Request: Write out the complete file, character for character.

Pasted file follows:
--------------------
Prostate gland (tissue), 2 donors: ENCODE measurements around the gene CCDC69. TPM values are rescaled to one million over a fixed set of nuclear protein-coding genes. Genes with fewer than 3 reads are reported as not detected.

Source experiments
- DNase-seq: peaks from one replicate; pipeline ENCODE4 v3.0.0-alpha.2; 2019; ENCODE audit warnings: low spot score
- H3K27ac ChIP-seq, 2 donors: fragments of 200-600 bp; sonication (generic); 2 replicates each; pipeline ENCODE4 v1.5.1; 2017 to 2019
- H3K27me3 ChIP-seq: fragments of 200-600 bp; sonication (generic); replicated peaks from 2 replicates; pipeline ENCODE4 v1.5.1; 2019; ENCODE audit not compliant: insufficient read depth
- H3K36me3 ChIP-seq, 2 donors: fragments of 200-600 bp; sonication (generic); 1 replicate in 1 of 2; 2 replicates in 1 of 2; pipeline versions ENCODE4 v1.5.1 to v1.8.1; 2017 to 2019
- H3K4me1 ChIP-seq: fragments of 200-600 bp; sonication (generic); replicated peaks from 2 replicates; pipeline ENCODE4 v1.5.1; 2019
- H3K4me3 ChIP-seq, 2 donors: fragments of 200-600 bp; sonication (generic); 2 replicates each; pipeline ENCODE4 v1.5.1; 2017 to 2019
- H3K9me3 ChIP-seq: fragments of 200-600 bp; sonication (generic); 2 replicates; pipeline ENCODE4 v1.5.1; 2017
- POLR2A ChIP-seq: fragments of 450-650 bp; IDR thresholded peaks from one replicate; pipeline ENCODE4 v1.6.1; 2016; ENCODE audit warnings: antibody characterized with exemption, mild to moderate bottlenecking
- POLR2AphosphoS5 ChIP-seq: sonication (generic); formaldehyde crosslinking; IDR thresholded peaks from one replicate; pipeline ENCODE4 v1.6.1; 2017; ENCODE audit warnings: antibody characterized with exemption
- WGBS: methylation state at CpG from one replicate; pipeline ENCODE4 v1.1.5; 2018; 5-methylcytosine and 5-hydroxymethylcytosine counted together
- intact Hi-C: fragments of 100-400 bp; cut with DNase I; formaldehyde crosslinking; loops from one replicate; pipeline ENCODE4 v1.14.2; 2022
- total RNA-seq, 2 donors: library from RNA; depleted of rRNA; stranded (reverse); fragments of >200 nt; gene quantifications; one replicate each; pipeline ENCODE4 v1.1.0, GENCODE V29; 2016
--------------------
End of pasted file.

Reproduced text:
Prostate gland (tissue), 2 donors: ENCODE measurements around the gene CCDC69. TPM values are rescaled to one million over a fixed set of nuclear protein-coding genes. Genes with fewer than 3 reads are reported as not detected.

Source experiments
- DNase-seq: peaks from one replicate; pipeline ENCODE4 v3.0.0-alpha.2; 2019; ENCODE audit warnings: low spot score
- H3K27ac ChIP-seq, 2 donors: fragments of 200-600 bp; sonication (generic); 2 replicates each; pipeline ENCODE4 v1.5.1; 2017 to 2019
- H3K27me3 ChIP-seq: fragments of 200-600 bp; sonication (generic); replicated peaks from 2 replicates; pipeline ENCODE4 v1.5.1; 2019; ENCODE audit not compliant: insufficient read depth
- H3K36me3 ChIP-seq, 2 donors: fragments of 200-600 bp; sonication (generic); 1 replicate in 1 of 2; 2 replicates in 1 of 2; pipeline versions ENCODE4 v1.5.1 to v1.8.1; 2017 to 2019
- H3K4me1 ChIP-seq: fragments of 200-600 bp; sonication (generic); replicated peaks from 2 replicates; pipeline ENCODE4 v1.5.1; 2019
- H3K4me3 ChIP-seq, 2 donors: fragments of 200-600 bp; sonication (generic); 2 replicates each; pipeline ENCODE4 v1.5.1; 2017 to 2019
- H3K9me3 ChIP-seq: fragments of 200-600 bp; sonication (generic); 2 replicates; pipeline ENCODE4 v1.5.1; 2017
- POLR2A ChIP-seq: fragments of 450-650 bp; IDR thresholded peaks from one replicate; pipeline ENCODE4 v1.6.1; 2016; ENCODE audit warnings: antibody characterized with exemption, mild to moderate bottlenecking
- POLR2AphosphoS5 ChIP-seq: sonication (generic); formaldehyde crosslinking; IDR thresholded peaks from one replicate; pipeline ENCODE4 v1.6.1; 2017; ENCODE audit warnings: antibody characterized with exemption
- WGBS: methylation state at CpG from one replicate; pipeline ENCODE4 v1.1.5; 2018; 5-methylcytosine and 5-hydroxymethylcytosine counted together
- intact Hi-C: fragments of 100-400 bp; cut with DNase I; formaldehyde crosslinking; loops from one replicate; pipeline ENCODE4 v1.14.2; 2022
- total RNA-seq, 2 donors: library from RNA; depleted of rRNA; stranded (reverse); fragments of >200 nt; gene quantifications; one replicate each; pipeline ENCODE4 v1.1.0, GENCODE V29; 2016